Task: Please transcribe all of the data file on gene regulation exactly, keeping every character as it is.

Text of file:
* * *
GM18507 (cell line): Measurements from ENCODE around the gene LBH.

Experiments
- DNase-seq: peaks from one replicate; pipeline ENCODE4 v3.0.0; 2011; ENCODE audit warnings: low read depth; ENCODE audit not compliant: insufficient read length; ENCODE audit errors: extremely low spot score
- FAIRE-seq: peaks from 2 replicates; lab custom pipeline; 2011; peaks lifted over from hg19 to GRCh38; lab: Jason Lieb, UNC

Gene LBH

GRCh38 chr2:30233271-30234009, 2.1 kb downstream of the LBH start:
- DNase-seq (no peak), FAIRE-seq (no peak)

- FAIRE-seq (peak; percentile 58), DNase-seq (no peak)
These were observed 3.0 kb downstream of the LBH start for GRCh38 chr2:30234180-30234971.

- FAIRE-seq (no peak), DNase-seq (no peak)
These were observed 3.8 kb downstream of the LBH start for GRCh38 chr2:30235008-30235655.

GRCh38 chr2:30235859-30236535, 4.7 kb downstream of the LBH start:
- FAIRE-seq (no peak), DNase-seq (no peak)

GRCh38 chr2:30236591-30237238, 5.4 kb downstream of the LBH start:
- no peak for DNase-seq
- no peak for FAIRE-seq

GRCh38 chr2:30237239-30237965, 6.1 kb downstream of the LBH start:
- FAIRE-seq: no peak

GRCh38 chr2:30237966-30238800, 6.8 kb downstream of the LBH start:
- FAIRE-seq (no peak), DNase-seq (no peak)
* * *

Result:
GM18507 (cell line): Measurements from ENCODE around the gene LBH.

Experiments
- DNase-seq: peaks from one replicate; pipeline ENCODE4 v3.0.0; 2011; ENCODE audit warnings: low read depth; ENCODE audit not compliant: insufficient read length; ENCODE audit errors: extremely low spot score
- FAIRE-seq: peaks from 2 replicates; lab custom pipeline; 2011; peaks lifted over from hg19 to GRCh38; lab: Jason Lieb, UNC

Gene LBH

GRCh38 chr2:30233271-30234009, 2.1 kb downstream of the LBH start:
- DNase-seq (no peak), FAIRE-seq (no peak)

- FAIRE-seq (peak; percentile 58), DNase-seq (no peak)
These were observed 3.0 kb downstream of the LBH start for GRCh38 chr2:30234180-30234971.

- FAIRE-seq (no peak), DNase-seq (no peak)
These were observed 3.8 kb downstream of the LBH start for GRCh38 chr2:30235008-30235655.

GRCh38 chr2:30235859-30236535, 4.7 kb downstream of the LBH start:
- FAIRE-seq (no peak), DNase-seq (no peak)

GRCh38 chr2:30236591-30237238, 5.4 kb downstream of the LBH start:
- no peak for DNase-seq
- no peak for FAIRE-seq

GRCh38 chr2:30237239-30237965, 6.1 kb downstream of the LBH start:
- FAIRE-seq: no peak

GRCh38 chr2:30237966-30238800, 6.8 kb downstream of the LBH start:
- FAIRE-seq (no peak), DNase-seq (no peak)